In case you had not heard, the government shutdown ended yesterday as Democrats relented in their opposition to the Continuing Resolution. The Democrats struck a deal with Senate Majority Leader Mitch McConnell to bring an immigration reform bill to the floor as soon as possible. Having passed the Continuing Resolution, the House is in recess this week.
The bill includes mandatory E-Verify. Campaign for Liberty is opposed to any legislation containing this. You can help our efforts by signing your No National ID Petition to your Senators and Representative.
As mentioned last week, the Continuing Resolution also suspends Obamacare’s medical device tax, "Cadillac" tax, and death tax. Campaign for Liberty Chairman Ron Paul recently penned an op-ed for Newsweek on why the death tax should be repealed.
You can read Dr. Paul’s op-ed here and below:
Government programs, taxes, and bureaucratic mandates are the closest thing the United States has to the mythical perpetual motion machine – they keep going and never seem to stop.
Once put into place, it is rare for Congress to hit the brakes and reverse course by amending or eliminating faulty laws.
Although the medical device tax has been one of the rare exceptions, it may be nearing a comeback if Washington does not act soon.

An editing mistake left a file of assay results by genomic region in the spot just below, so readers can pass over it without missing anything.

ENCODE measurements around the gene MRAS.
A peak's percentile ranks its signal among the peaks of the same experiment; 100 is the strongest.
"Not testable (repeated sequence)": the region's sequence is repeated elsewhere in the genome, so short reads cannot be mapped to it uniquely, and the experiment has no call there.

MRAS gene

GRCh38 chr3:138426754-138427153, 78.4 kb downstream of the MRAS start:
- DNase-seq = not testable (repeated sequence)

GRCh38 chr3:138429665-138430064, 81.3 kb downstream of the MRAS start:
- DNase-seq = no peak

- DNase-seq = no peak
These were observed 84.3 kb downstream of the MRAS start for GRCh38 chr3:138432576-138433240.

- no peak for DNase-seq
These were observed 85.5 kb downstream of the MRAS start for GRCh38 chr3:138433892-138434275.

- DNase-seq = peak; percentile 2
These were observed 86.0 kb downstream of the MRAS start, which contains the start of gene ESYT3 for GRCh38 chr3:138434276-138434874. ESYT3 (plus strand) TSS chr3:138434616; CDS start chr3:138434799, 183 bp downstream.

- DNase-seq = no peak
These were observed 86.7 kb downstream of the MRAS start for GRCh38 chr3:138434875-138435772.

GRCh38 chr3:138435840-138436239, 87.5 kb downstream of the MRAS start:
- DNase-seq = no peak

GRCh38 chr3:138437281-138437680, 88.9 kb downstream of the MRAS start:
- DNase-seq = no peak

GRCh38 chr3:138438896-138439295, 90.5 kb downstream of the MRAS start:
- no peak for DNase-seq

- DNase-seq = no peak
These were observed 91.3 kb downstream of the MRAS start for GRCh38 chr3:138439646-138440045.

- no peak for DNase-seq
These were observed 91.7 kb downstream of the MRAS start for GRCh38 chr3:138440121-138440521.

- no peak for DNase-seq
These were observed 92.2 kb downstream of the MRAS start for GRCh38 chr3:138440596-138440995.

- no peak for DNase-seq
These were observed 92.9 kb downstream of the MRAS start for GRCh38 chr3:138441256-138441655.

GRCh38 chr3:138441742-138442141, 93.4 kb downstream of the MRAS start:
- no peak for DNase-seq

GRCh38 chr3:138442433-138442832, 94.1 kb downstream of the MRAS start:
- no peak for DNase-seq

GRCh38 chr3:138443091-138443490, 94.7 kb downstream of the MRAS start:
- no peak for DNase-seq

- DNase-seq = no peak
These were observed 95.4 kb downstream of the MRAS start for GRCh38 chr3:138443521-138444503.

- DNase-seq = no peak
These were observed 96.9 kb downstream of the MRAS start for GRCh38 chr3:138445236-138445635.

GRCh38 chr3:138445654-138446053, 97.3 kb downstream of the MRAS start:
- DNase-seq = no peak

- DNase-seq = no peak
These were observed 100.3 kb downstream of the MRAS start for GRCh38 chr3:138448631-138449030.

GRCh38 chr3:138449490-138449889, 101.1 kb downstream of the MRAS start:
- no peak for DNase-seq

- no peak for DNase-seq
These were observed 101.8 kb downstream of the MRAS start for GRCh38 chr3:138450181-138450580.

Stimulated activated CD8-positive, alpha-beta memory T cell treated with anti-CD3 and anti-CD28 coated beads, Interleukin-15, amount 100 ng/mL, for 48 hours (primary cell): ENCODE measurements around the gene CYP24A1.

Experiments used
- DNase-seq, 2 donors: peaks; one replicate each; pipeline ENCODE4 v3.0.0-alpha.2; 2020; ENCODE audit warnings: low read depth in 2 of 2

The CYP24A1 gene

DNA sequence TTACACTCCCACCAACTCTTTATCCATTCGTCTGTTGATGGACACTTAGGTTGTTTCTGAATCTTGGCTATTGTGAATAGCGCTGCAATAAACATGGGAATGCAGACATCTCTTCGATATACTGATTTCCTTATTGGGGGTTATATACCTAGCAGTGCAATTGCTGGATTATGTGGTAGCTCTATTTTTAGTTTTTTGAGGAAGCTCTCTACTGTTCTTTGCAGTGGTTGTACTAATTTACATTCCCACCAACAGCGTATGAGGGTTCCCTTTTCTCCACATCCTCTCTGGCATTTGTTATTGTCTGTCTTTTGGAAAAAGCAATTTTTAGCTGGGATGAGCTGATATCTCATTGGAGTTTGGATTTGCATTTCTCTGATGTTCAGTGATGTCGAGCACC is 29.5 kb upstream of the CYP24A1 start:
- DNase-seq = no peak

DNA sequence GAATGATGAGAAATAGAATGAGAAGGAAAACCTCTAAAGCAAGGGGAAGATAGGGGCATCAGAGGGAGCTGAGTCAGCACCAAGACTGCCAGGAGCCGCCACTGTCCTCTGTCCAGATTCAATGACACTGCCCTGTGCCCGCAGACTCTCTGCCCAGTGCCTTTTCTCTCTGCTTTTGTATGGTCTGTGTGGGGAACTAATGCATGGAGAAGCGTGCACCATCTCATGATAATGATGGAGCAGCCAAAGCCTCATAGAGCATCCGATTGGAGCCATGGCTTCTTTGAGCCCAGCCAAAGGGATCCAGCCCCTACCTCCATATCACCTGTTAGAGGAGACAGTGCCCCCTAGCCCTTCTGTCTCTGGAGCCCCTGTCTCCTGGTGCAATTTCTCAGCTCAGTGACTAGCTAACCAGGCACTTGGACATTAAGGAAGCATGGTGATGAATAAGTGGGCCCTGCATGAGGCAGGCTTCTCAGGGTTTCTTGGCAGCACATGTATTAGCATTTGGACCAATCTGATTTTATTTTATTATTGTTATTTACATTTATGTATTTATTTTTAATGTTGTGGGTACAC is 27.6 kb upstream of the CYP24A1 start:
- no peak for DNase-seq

The 2,000-page Affordable Care Act inflicted the 2.3 percent tax on medical device manufacturers, but many legislatures were not aware its existence nor the severe repercussions it would have on healthcare innovation until after its passage
The ink was barely dry on the legislation when a bipartisan coalition agreed that imposing a new tax on medical devices would harm consumers and impede technological advancement.
Congress finally put the medical device tax on a two-year moratorium in 2016, but the suspension is set to expire this month. Now, the clock is ticking. The 115 th Congress must revisit this damaging tax while it still can.
The medical device tax is a major handicap to treating life-threatening diseases.
Since Congress imposed this levy on total sales rather than overall profits, it ties the hands of many manufacturers from meeting the needs of patients. Although 91 percent of medical device manufacturers are small or medium in size, the non-partisan Tax Foundation found that a company making just $75,000 in profits could be taxed $46,000 – an effective corporate income tax rate of 60 percent.